Working through those moments of doubt hasn’t been so hard, though. When my confidence wavers, I have a quiver of tricks to boost it. Some days I wear a little blush, or change my clothes to colors that work better with silver (less brown, more blue). I frequently put my hair up in a way that accents the gray, which strangely gives me more courage. Often, I think of my daughters, and how they will remember me when I’m no longer here; do I want them to remember a mom who was battling the years or savoring them with gratitude and grace?
WHAT'S BEEN THE RESULT OF EMBRACING THE GREY?
As my silver strands approach my shoulders, I can truly say I’ve undergone a transformation that has both everything and nothing to do with my hair color. Some of what I feel is challenging. I’m mad that my beautiful mom felt insecure about her gray hair on her actual death bed. I’m frustrated at how many women wear fear like a straight jacket, practically paralyzed by their terror of looking older when they could be laughing and dancing and drinking rosé. I’m irritated when powerful people in the beauty and wellness industries perpetuate the fear of aging, willingly or not.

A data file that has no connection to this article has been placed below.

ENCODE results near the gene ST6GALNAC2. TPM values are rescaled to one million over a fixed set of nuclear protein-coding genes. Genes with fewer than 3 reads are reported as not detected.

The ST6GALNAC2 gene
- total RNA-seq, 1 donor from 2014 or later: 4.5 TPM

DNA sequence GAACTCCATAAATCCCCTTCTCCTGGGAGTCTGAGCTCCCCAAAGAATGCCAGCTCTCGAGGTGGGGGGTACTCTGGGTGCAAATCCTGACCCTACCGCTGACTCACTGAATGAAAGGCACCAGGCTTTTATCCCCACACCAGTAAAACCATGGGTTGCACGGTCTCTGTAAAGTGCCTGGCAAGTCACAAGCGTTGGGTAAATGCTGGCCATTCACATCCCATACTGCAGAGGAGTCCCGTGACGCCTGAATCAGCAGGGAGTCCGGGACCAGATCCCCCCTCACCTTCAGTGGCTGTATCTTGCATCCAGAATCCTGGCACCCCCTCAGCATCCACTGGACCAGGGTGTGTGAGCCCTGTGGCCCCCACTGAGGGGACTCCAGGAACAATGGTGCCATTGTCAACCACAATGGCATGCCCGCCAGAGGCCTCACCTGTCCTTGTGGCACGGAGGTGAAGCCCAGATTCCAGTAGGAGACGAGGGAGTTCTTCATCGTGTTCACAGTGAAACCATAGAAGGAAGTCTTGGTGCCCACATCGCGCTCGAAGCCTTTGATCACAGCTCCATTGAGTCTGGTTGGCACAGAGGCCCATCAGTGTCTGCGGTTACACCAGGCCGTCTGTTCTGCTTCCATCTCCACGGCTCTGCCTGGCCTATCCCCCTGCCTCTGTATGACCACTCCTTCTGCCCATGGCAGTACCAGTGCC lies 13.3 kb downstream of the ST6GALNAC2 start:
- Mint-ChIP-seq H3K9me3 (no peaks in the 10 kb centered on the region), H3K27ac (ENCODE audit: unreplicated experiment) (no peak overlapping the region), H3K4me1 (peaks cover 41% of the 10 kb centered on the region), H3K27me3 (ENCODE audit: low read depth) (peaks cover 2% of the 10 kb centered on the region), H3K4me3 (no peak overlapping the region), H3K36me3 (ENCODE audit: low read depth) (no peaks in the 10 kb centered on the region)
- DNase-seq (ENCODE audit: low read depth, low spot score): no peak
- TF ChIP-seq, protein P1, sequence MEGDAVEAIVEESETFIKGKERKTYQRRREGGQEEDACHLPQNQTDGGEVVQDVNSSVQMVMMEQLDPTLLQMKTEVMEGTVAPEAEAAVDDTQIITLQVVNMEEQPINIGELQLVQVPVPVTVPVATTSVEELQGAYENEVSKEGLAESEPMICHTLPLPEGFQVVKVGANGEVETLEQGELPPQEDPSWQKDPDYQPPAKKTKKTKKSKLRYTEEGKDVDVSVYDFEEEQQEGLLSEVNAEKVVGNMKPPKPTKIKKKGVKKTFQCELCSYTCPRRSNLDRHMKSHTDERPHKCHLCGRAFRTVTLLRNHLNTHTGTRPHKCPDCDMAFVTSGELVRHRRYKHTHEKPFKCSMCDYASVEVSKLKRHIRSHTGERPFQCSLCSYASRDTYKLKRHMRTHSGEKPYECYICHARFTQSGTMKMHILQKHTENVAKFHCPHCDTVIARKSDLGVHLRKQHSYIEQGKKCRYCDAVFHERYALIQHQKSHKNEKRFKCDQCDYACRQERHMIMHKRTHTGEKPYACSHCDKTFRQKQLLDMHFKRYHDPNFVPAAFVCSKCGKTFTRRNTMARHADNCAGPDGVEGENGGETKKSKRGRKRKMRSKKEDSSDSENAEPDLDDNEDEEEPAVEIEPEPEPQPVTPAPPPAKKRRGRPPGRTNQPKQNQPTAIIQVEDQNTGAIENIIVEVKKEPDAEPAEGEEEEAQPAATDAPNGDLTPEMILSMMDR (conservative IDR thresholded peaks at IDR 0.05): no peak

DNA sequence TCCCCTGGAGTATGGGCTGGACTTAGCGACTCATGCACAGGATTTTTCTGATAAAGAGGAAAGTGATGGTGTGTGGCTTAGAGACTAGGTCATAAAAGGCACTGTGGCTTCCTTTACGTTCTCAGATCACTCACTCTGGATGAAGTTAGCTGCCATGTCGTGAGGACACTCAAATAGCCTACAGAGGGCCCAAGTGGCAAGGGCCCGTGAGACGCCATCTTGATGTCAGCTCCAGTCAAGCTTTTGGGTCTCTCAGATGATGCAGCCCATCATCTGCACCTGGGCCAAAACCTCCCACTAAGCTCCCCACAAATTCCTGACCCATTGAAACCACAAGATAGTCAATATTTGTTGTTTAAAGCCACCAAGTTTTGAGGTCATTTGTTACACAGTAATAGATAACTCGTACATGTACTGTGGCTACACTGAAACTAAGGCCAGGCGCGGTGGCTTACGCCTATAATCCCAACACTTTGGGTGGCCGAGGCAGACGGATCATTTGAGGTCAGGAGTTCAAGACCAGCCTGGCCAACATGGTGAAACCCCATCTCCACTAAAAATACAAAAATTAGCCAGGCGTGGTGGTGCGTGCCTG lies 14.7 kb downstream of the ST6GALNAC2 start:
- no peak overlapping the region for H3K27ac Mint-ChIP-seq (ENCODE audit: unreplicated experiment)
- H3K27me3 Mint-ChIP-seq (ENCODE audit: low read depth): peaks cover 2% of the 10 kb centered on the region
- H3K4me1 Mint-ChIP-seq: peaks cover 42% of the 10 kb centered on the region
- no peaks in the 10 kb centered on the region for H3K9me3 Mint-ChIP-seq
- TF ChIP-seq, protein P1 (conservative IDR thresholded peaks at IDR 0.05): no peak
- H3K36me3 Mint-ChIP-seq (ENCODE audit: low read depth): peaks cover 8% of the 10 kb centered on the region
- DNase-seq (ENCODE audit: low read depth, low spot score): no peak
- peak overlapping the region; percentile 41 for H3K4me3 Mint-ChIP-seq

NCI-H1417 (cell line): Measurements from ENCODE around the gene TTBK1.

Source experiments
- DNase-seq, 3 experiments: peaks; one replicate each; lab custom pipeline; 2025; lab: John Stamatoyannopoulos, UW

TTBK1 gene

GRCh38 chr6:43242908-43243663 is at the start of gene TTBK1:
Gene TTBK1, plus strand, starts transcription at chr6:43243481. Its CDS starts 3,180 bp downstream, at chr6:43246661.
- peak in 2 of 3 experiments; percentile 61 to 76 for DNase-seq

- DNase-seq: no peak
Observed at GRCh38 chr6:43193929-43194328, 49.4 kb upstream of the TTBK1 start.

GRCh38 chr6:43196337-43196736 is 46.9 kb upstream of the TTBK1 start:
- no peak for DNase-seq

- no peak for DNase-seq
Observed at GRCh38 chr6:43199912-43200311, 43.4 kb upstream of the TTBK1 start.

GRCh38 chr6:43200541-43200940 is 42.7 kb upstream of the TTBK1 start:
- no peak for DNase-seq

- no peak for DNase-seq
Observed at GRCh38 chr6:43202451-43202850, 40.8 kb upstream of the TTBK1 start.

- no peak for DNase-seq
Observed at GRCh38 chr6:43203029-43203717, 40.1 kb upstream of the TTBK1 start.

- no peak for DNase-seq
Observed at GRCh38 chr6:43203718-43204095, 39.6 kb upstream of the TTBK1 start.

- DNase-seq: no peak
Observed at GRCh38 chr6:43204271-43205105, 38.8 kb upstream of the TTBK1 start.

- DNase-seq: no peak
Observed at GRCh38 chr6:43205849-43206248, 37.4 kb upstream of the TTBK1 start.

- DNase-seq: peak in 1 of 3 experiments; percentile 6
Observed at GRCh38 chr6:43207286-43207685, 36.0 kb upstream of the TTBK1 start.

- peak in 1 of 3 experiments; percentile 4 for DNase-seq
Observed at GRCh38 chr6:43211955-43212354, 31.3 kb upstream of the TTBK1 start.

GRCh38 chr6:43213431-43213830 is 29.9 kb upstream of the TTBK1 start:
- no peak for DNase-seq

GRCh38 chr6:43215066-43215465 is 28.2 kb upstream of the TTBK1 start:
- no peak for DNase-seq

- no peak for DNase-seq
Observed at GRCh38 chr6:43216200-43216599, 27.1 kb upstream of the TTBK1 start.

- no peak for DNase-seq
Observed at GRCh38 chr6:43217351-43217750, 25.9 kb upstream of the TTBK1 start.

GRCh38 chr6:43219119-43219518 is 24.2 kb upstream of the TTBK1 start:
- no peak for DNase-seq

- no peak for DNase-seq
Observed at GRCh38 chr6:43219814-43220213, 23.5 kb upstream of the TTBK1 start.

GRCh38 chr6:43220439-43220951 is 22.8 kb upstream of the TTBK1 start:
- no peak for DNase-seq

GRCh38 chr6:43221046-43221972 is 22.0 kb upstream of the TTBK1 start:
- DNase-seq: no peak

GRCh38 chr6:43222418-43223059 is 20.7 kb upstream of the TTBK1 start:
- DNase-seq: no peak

But most of what I feel is empowering. I feel like I’ve taken off handcuffs. I feel free from the captive hours in that chair, the smell of chemicals wafting around my head, and the $300 dollar bill for something that didn’t relax or nourish me in any sustaining way. I feel comfortable, vibrant, and beautiful, perhaps more than I ever have. I think I look forty-five, and that’s just perfect because I am forty-five. I take great care of my body, my skin, and my mind because I understand that every day spent living this life is a delicious gift, and I want to be here as long as I can. I think less about my wrinkles than about the life-long laughter that created them.
Most importantly, without the distraction of worrying whether my roots are showing, I feel more deeply rooted in purpose. My work in the beauty industry is not about helping people look younger; it’s about helping people feel healthier and more alive. If coloring your hair makes you feel healthier and more alive, I’m all for it, especially as lower-toxicity options emerge. But if you’re not sure why you’re doing something, from hair color to botox to your makeup routine, I think it’s worth examining to make sure you’re not stuck in a habit that originated from an idea you don’t actually support. By wearing this sparkling silver crown, I hope to lead by example in celebrating the years we are lucky enough to live, rather than fearing the changes that accompany the unstoppable passage of time.
With love and shiny, silver strands from us to you,